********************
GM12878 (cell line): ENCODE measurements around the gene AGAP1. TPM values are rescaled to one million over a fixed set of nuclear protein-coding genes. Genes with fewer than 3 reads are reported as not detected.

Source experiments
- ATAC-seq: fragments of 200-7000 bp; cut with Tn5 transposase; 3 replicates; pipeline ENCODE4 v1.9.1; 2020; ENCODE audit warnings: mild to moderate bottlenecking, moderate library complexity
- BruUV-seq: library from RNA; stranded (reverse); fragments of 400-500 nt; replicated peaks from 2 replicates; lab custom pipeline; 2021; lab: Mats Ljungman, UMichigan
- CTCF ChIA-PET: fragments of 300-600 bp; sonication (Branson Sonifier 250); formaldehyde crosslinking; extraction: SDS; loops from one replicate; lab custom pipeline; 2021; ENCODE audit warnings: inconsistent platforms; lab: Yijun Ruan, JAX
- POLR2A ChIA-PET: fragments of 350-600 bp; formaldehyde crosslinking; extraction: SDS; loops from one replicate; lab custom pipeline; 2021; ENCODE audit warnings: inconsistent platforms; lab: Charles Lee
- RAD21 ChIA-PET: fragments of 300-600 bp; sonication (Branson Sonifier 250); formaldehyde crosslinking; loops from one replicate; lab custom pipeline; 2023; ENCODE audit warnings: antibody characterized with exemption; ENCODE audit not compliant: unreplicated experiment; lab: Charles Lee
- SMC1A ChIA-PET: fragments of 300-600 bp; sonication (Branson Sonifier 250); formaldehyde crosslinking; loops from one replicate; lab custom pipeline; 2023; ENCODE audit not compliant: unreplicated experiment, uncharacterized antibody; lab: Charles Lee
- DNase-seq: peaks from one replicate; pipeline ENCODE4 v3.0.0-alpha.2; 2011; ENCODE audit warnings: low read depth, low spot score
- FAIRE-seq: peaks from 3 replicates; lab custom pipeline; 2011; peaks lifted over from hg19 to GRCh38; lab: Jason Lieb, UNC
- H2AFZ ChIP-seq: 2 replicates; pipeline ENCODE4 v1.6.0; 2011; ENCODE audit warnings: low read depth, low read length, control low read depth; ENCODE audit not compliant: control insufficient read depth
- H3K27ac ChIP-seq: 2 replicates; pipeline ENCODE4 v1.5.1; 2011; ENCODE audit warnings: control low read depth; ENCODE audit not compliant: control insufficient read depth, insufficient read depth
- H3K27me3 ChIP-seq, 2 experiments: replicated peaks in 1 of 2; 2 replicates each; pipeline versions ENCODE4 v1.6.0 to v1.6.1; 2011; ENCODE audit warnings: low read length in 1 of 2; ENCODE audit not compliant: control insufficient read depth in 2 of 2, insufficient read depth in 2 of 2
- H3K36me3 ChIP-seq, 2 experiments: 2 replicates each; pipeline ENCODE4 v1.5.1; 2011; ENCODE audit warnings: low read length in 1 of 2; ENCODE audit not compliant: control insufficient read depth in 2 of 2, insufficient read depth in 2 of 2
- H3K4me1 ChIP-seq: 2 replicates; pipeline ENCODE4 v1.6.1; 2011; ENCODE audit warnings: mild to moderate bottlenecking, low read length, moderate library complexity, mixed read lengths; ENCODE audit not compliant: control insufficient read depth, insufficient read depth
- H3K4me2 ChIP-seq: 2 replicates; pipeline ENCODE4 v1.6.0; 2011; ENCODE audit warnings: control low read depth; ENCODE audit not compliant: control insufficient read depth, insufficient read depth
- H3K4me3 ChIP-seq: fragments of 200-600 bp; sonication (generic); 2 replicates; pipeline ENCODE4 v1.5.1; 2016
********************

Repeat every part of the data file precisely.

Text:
GM12878 (cell line): ENCODE measurements around the gene AGAP1. TPM values are rescaled to one million over a fixed set of nuclear protein-coding genes. Genes with fewer than 3 reads are reported as not detected.

Source experiments
- ATAC-seq: fragments of 200-7000 bp; cut with Tn5 transposase; 3 replicates; pipeline ENCODE4 v1.9.1; 2020; ENCODE audit warnings: mild to moderate bottlenecking, moderate library complexity
- BruUV-seq: library from RNA; stranded (reverse); fragments of 400-500 nt; replicated peaks from 2 replicates; lab custom pipeline; 2021; lab: Mats Ljungman, UMichigan
- CTCF ChIA-PET: fragments of 300-600 bp; sonication (Branson Sonifier 250); formaldehyde crosslinking; extraction: SDS; loops from one replicate; lab custom pipeline; 2021; ENCODE audit warnings: inconsistent platforms; lab: Yijun Ruan, JAX
- POLR2A ChIA-PET: fragments of 350-600 bp; formaldehyde crosslinking; extraction: SDS; loops from one replicate; lab custom pipeline; 2021; ENCODE audit warnings: inconsistent platforms; lab: Charles Lee
- RAD21 ChIA-PET: fragments of 300-600 bp; sonication (Branson Sonifier 250); formaldehyde crosslinking; loops from one replicate; lab custom pipeline; 2023; ENCODE audit warnings: antibody characterized with exemption; ENCODE audit not compliant: unreplicated experiment; lab: Charles Lee
- SMC1A ChIA-PET: fragments of 300-600 bp; sonication (Branson Sonifier 250); formaldehyde crosslinking; loops from one replicate; lab custom pipeline; 2023; ENCODE audit not compliant: unreplicated experiment, uncharacterized antibody; lab: Charles Lee
- DNase-seq: peaks from one replicate; pipeline ENCODE4 v3.0.0-alpha.2; 2011; ENCODE audit warnings: low read depth, low spot score
- FAIRE-seq: peaks from 3 replicates; lab custom pipeline; 2011; peaks lifted over from hg19 to GRCh38; lab: Jason Lieb, UNC
- H2AFZ ChIP-seq: 2 replicates; pipeline ENCODE4 v1.6.0; 2011; ENCODE audit warnings: low read depth, low read length, control low read depth; ENCODE audit not compliant: control insufficient read depth
- H3K27ac ChIP-seq: 2 replicates; pipeline ENCODE4 v1.5.1; 2011; ENCODE audit warnings: control low read depth; ENCODE audit not compliant: control insufficient read depth, insufficient read depth
- H3K27me3 ChIP-seq, 2 experiments: replicated peaks in 1 of 2; 2 replicates each; pipeline versions ENCODE4 v1.6.0 to v1.6.1; 2011; ENCODE audit warnings: low read length in 1 of 2; ENCODE audit not compliant: control insufficient read depth in 2 of 2, insufficient read depth in 2 of 2
- H3K36me3 ChIP-seq, 2 experiments: 2 replicates each; pipeline ENCODE4 v1.5.1; 2011; ENCODE audit warnings: low read length in 1 of 2; ENCODE audit not compliant: control insufficient read depth in 2 of 2, insufficient read depth in 2 of 2
- H3K4me1 ChIP-seq: 2 replicates; pipeline ENCODE4 v1.6.1; 2011; ENCODE audit warnings: mild to moderate bottlenecking, low read length, moderate library complexity, mixed read lengths; ENCODE audit not compliant: control insufficient read depth, insufficient read depth
- H3K4me2 ChIP-seq: 2 replicates; pipeline ENCODE4 v1.6.0; 2011; ENCODE audit warnings: control low read depth; ENCODE audit not compliant: control insufficient read depth, insufficient read depth
- H3K4me3 ChIP-seq: fragments of 200-600 bp; sonication (generic); 2 replicates; pipeline ENCODE4 v1.5.1; 2016